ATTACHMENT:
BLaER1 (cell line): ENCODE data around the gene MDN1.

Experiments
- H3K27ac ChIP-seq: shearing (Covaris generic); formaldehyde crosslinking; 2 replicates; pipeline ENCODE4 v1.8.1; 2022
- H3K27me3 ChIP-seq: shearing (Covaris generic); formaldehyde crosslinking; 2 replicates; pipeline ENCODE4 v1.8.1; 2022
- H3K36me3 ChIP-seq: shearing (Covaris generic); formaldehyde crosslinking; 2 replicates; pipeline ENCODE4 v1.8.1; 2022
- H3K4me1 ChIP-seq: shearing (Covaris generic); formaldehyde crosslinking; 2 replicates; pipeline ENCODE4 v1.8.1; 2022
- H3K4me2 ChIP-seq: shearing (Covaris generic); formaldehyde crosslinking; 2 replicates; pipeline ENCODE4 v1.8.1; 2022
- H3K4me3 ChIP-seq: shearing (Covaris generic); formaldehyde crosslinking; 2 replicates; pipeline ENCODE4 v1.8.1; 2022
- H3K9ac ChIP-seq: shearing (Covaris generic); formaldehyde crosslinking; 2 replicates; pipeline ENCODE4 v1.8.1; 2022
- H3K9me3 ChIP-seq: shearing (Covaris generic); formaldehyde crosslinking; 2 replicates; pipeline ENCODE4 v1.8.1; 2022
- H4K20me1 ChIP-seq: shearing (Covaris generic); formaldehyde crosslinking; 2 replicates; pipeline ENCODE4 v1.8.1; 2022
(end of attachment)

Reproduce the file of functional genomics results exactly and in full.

BLaER1 (cell line): ENCODE data around the gene MDN1.

Experiments
- H3K27ac ChIP-seq: shearing (Covaris generic); formaldehyde crosslinking; 2 replicates; pipeline ENCODE4 v1.8.1; 2022
- H3K27me3 ChIP-seq: shearing (Covaris generic); formaldehyde crosslinking; 2 replicates; pipeline ENCODE4 v1.8.1; 2022
- H3K36me3 ChIP-seq: shearing (Covaris generic); formaldehyde crosslinking; 2 replicates; pipeline ENCODE4 v1.8.1; 2022
- H3K4me1 ChIP-seq: shearing (Covaris generic); formaldehyde crosslinking; 2 replicates; pipeline ENCODE4 v1.8.1; 2022
- H3K4me2 ChIP-seq: shearing (Covaris generic); formaldehyde crosslinking; 2 replicates; pipeline ENCODE4 v1.8.1; 2022
- H3K4me3 ChIP-seq: shearing (Covaris generic); formaldehyde crosslinking; 2 replicates; pipeline ENCODE4 v1.8.1; 2022
- H3K9ac ChIP-seq: shearing (Covaris generic); formaldehyde crosslinking; 2 replicates; pipeline ENCODE4 v1.8.1; 2022
- H3K9me3 ChIP-seq: shearing (Covaris generic); formaldehyde crosslinking; 2 replicates; pipeline ENCODE4 v1.8.1; 2022
- H4K20me1 ChIP-seq: shearing (Covaris generic); formaldehyde crosslinking; 2 replicates; pipeline ENCODE4 v1.8.1; 2022